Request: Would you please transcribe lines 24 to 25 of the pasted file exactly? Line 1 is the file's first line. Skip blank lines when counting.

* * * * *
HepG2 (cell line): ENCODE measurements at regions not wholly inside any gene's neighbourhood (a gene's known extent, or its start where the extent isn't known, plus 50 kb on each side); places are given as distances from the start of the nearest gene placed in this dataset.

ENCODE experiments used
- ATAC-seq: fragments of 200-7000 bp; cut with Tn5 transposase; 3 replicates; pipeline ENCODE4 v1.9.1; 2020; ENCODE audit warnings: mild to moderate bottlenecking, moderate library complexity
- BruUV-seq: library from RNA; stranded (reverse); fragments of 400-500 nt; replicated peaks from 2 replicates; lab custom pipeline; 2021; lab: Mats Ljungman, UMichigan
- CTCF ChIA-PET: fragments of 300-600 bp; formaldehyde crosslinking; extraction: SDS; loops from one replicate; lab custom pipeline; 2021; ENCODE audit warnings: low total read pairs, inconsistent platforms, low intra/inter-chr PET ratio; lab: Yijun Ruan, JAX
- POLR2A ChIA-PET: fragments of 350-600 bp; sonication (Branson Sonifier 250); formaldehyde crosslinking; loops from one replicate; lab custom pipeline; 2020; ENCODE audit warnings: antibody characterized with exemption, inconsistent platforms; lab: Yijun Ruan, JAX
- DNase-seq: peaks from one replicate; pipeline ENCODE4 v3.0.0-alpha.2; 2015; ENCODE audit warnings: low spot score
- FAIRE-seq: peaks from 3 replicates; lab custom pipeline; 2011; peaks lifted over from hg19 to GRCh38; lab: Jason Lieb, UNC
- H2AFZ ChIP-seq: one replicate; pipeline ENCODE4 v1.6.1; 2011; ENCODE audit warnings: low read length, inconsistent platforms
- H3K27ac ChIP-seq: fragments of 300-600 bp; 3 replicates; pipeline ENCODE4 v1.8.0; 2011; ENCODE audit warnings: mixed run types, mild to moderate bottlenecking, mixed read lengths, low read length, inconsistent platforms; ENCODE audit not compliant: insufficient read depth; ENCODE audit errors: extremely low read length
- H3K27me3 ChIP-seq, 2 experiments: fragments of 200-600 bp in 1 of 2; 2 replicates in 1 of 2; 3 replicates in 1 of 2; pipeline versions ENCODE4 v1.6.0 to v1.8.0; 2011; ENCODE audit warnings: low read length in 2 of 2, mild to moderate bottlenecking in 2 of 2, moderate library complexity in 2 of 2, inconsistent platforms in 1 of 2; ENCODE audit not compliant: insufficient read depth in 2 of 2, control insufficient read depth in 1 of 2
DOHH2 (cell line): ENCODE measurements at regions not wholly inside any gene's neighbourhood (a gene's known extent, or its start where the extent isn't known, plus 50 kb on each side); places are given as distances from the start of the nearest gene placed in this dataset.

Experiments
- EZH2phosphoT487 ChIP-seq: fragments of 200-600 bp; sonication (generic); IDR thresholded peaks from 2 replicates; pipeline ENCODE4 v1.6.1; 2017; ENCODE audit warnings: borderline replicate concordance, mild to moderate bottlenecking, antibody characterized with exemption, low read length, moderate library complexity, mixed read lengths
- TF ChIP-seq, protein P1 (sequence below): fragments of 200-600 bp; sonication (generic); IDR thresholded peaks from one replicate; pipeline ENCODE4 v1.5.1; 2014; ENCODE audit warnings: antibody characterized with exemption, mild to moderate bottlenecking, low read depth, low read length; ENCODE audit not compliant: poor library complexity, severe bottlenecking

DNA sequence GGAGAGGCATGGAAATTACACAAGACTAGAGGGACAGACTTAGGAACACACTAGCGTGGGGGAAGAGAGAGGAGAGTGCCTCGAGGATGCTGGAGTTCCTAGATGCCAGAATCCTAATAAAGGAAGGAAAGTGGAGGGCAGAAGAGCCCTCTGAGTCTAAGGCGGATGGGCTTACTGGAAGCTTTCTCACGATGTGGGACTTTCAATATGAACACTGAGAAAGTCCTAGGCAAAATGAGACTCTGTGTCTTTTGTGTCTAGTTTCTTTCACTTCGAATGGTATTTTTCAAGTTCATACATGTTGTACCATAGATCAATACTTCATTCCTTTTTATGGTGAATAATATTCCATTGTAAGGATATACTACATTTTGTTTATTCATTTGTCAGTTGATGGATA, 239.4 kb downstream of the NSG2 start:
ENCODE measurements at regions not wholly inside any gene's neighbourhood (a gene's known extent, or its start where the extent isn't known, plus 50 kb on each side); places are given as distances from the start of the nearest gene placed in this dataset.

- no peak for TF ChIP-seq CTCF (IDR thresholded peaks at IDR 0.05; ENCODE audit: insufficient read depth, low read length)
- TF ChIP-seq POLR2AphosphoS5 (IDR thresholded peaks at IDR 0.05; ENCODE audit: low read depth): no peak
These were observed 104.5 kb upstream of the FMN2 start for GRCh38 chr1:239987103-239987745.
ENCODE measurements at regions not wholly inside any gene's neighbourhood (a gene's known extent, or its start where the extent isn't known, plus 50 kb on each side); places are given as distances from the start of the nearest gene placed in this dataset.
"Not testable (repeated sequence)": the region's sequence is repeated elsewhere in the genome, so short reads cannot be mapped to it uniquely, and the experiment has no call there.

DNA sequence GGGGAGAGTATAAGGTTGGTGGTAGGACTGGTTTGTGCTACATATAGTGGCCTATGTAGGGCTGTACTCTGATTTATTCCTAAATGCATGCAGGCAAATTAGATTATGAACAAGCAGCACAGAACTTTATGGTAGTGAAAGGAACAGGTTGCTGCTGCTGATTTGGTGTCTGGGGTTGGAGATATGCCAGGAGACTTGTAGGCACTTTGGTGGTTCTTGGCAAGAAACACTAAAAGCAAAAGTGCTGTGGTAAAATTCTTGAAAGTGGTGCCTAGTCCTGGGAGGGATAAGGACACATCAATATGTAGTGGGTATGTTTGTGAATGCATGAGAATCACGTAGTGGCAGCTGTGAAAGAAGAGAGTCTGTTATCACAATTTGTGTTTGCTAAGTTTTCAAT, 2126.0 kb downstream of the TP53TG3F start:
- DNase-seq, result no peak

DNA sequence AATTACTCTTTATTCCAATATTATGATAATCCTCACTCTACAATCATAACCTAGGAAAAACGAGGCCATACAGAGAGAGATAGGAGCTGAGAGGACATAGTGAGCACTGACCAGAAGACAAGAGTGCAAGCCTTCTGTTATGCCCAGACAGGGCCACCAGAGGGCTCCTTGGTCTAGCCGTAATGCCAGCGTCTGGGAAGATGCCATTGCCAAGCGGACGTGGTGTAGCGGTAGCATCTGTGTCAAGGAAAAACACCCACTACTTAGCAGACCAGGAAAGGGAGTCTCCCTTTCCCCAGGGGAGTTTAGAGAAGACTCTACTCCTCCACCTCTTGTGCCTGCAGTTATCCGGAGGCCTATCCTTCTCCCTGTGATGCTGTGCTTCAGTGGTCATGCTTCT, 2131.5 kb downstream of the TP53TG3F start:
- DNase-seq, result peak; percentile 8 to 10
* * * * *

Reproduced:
- DNase-seq, result no peak

DNA sequence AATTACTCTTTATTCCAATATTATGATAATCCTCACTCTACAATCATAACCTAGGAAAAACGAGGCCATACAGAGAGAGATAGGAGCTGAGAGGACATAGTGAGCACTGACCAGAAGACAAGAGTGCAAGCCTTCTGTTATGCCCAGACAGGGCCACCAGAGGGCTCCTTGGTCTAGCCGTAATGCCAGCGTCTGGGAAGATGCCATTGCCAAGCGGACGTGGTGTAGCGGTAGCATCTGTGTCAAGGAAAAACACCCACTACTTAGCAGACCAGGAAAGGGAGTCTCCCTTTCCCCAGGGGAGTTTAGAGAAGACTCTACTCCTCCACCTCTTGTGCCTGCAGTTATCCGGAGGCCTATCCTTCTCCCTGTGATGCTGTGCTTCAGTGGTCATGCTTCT, 2131.5 kb downstream of the TP53TG3F start: